Application of PCT.

This is from Phil Runkel on 8 August 95, to Rick M and others.
        Some kinds of action--or more accurately, some ways to choose
goals for action--seem to me suitable illustrations of how one might have
PCT in mind when doing so even though the person who demonstrated the
choice to me knew nothing about PCT. That person can nevertheless give
us an idea of a way to let PCT guide us.
        Some years ago, someone wrote a book called "Inner Tennis." The
author advised readers not to think about the way of swinging the arm,
placing one's feet, hitting the ball with the center of the racket, or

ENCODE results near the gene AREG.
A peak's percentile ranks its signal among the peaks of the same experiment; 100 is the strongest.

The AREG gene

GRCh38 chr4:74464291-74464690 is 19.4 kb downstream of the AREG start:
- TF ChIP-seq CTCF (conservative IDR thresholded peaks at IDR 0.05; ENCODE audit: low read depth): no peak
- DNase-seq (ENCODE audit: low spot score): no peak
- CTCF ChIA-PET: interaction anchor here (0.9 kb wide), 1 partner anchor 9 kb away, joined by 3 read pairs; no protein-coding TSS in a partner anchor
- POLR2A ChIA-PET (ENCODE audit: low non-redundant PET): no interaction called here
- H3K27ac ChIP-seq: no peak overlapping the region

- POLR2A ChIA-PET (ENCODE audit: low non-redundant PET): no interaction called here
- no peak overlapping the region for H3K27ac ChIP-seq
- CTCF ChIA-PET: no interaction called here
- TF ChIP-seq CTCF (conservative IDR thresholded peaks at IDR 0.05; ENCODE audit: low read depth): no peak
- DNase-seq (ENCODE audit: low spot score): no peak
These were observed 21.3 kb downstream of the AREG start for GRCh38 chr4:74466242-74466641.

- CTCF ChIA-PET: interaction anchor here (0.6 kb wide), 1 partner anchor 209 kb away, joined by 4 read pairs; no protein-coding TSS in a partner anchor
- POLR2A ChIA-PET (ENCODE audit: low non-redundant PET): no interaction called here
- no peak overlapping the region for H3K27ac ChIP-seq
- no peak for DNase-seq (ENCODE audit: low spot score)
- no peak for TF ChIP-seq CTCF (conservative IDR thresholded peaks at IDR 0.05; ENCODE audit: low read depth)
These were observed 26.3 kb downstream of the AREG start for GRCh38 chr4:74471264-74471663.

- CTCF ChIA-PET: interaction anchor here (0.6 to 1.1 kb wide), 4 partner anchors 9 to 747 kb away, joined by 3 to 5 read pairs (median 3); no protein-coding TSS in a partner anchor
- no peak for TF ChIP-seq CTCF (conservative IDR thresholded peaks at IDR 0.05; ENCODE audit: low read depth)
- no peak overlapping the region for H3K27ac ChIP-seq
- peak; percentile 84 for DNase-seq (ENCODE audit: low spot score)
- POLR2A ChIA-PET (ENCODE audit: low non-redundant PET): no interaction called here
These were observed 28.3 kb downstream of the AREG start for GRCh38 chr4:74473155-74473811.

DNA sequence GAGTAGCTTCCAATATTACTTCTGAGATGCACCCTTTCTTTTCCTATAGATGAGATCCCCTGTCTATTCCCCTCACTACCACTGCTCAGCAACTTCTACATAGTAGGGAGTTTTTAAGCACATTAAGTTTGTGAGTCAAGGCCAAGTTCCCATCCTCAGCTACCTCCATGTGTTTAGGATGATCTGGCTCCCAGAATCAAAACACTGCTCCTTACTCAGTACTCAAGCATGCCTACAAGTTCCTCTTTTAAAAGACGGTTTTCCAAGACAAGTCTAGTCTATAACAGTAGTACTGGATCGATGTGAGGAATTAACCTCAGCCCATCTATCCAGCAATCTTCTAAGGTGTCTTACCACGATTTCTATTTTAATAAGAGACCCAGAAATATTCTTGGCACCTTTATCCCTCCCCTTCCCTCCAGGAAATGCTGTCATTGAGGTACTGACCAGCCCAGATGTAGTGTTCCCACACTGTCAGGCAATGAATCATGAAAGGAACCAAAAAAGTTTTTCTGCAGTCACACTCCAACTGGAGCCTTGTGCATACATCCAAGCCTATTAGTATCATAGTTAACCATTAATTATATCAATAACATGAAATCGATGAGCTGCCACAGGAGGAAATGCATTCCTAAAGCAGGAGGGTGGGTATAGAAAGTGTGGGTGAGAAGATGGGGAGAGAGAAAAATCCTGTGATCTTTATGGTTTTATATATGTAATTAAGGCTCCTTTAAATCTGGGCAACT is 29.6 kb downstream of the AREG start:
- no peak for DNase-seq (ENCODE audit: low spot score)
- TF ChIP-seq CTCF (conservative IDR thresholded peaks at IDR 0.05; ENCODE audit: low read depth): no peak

any such thing, but instead to pay persistent attention to the spot where
you want the ball to go--the target on the other side of the net where
you want to see the ball appear. I don't play tennis, but I tried the
corresponding thing on the piano when I wanted to skip from one note to
another that was too far away for me to reach without moving my whole
hand. Instead of thinking about the positions of my fingers, how I moved
my forearm, and the like, I just imagined the key I wanted my thumb to
hit (I did not look at it). Within three or four tries, I was hitting
the right notes every time.